Justice Secretary to Consult on Introduction of No Fault Divorce


In May, we discussed whether divorce laws in England and Wales are outdated. This was in response to the case of Owens v. Owens, which at the time was still ongoing, but has now been concluded.

In Owens v. Owens, Tini Owens wished to divorce her husband of 40 years, Hugh Owens, but he refused to grant her permission for the divorce because he said they still had a ‘few years’ left to enjoy together.

She had taken her wish for a divorce all the way to the Supreme Court, but the court found in favour of Mr Owens. However, they said they did so reluctantly, as the current laws prevented them from being able to act.

No fault divorce

Following this decision, the idea of introducing 'no fault' divorces in England and Wales has been discussed widely, from legal experts, to politicians, to your plumber Dave and his mates down the pub (probably).

With no fault divorce, couples would not have to assign blame to one party, hopefully resulting in fewer acrimonious divorces.

Currently, to get a divorce you must choose from a number of set options, such as unreasonable behaviour or adultery. Crucially, the reasons must be agreed upon by both parties if you have been separated for less than five years.

This draws out the process, as in the case of Mrs Owens, who has only lived separately from her husband for three years and must now wait until 2020 for a divorce.

Recent developments

While no fault divorce has long been debated, and more so since the case of Owens v. Owens, it was only last week that a Whitehall official confirmed that the Justice Secretary David Gauke is considering a change in the law, and civil servants are in the process of drawing up a consultation.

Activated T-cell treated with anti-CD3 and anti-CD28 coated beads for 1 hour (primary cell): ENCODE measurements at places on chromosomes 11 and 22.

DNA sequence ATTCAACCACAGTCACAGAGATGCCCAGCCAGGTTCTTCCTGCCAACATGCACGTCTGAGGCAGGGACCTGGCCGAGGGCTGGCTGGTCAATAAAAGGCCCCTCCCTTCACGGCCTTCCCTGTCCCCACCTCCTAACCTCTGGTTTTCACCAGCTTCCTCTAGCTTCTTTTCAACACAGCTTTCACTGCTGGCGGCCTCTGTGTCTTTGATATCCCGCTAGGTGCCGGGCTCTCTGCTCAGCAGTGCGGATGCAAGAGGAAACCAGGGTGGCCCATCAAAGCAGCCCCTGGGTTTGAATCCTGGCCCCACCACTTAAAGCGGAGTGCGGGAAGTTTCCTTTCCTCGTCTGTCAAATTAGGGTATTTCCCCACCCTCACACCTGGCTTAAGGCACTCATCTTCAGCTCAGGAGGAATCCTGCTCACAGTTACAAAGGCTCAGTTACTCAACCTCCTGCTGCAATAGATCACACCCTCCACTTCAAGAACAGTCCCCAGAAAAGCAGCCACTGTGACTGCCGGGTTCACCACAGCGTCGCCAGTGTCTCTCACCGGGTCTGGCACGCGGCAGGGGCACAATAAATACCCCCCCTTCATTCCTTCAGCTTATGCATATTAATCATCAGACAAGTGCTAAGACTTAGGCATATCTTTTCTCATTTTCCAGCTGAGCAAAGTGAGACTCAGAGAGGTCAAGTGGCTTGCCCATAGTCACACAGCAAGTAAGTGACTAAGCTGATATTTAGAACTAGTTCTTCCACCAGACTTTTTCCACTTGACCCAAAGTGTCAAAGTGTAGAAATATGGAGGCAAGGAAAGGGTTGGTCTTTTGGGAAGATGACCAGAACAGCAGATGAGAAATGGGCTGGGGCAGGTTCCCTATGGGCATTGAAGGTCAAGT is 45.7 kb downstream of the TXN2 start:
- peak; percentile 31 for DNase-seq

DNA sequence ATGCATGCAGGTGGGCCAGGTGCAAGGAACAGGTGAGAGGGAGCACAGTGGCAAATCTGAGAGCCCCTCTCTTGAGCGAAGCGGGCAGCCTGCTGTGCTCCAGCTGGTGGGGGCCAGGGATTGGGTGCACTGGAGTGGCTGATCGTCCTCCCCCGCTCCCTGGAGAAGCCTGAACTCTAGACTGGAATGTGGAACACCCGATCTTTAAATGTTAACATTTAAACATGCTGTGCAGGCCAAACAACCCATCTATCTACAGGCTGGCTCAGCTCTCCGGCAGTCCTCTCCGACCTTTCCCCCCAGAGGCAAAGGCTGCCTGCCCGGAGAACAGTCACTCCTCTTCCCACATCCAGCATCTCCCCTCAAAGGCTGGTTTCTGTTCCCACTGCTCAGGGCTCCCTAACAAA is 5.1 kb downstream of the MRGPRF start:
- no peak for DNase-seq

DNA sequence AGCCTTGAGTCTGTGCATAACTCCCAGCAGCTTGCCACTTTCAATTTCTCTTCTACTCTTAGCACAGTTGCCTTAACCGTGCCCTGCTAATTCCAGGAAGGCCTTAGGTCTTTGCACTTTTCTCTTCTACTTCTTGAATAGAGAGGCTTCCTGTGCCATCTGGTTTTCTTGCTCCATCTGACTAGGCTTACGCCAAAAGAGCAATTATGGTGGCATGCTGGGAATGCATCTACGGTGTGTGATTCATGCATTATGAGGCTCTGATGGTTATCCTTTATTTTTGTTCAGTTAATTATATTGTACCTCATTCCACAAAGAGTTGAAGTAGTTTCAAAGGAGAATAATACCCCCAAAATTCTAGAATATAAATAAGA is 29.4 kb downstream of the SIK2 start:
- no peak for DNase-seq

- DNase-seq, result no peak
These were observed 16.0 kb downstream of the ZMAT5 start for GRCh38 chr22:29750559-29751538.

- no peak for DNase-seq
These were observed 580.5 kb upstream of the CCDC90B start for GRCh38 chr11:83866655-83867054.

The consultation is expected to consider whether to abolish the right to contest a divorce, and to look at proposals to remove the need to provide reasons when ending a marriage.

Scotland ahead of the game

The law in Scotland is already ahead of that in England and Wales. A divorce is permitted in Scotland where both parties agree within one year (instead of two in England/Wales), and where one party contests, it is only two years rather than five.

This difference is reflected in the statistics for adultery. In 2016 only 6% of divorces in Scotland were based on adultery or unreasonable behaviour, compared to 56% in England and Wales.


In a speech to family lawyers earlier this year, Lady Hale, president of the Supreme Court, said that allowing one spouse to blame another not only “provokes unnecessary hostility and bitterness”, it also makes things worse for children involved.

While the Justice Department refused to comment on the consultation, they pointed toward David Gauke’s comments from earlier this year, following the conclusion of Owens v. Owens in May, when he said: "The case for making it a less antagonistic system is strong."

Spokesperson for First4Lawyers, Andrew Cullwick, said: "This news has been long awaited by judges and lawyers alike, and a change in the law is much needed.

"Divorce laws have not been updated since the Matrimonial Causes Act 1973, 45 years ago. Times have changed, and a consultation is at least needed to see how the public feel about no fault divorce.

"We welcome the consultation and look forward to seeing the results."


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